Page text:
What I Learned From Midterms

by Skye Bork

IMG_4844College felt like summer camp. Attending clubs fairs and signing up for classes, it was just like choosing a sport or arts and crafts session on a carefree summer day as a kid. From student council to ballet class, I was meeting fascinating new people, and trying my hand at new and old passions.


But then midterms rolled around.


The air turned chilly and suddenly people spent their weeknights and weekends hoveled up in the recesses of Columbia’s libraries, studying with the intensity of a dog eyeing a delectable treat. The relatively carefree feel of the beginning of the year was replaced with high levels of stress and anxiety as test dates neared.


I had my own fair share of stress as I prepared for two midterms on the same day: Principles of Economics at 8:40 am, and Columbia’s required literature course, Literature Humanities, lasting until 8 pm. With a day of testing ahead of me, I had my work cut out for me.


I spent three days in a library cubicle re-reading notes, textbooks, and countless pages of Homer’s Iliad and Odyssey. When exam day rolled around I was exhausted, my mind filled to the brim with memorized facts and theories. I was anxious and excited to finally reach the culmination of my efforts. Yet something felt strange. How could an hour and fifteen minute test adequately measure the weeks I had spent learning the material for the class? For me, the answer is that it cannot.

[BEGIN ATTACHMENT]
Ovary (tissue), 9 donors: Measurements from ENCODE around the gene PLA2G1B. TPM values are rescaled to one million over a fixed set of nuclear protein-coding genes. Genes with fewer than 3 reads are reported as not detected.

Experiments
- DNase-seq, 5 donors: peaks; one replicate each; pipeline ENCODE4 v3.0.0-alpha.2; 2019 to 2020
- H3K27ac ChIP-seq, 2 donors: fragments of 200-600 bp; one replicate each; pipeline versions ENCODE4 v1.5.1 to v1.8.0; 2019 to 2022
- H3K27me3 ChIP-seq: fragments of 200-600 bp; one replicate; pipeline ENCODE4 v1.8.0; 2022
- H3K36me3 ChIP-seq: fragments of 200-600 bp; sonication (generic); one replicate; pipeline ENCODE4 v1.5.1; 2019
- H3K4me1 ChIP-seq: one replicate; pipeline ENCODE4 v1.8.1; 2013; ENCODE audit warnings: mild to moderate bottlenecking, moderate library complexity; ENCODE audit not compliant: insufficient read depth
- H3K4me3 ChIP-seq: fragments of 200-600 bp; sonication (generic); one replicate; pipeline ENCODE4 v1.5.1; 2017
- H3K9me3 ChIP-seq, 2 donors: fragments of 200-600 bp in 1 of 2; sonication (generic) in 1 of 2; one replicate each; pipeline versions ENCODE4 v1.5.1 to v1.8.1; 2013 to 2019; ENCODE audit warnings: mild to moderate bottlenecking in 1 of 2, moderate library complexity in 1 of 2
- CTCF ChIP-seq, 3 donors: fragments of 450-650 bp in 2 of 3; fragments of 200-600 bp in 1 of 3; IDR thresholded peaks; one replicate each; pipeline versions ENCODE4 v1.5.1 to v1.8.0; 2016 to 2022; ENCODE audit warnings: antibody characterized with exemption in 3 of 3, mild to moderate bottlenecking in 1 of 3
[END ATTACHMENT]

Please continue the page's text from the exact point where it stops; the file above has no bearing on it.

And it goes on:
Walking away from midterms, I really have found that the worth of my efforts is in my accumulation of knowledge in fields that I am passionate about. Spending my days studying for the exam, learning in beautiful libraries, I am reminded of how incredibly lucky I am to be able to take time to study the subjects and topics that I love.


For those of you who are planning on heading to college soon, or thinking of participating in DYW, know that it is not the number at the end of the test, or the award at the end of the program, but the new insight and experiences stirring in your mind that encourage you to think and ask questions about our world that matters. It can be challenging to look beyond the grades and prizes, but it is so important to remember that each success and each failure is just a stepping stone on the path to a dream or goal that is much greater. So do not stress too much, but focus on the fun and excitement of new experiences!






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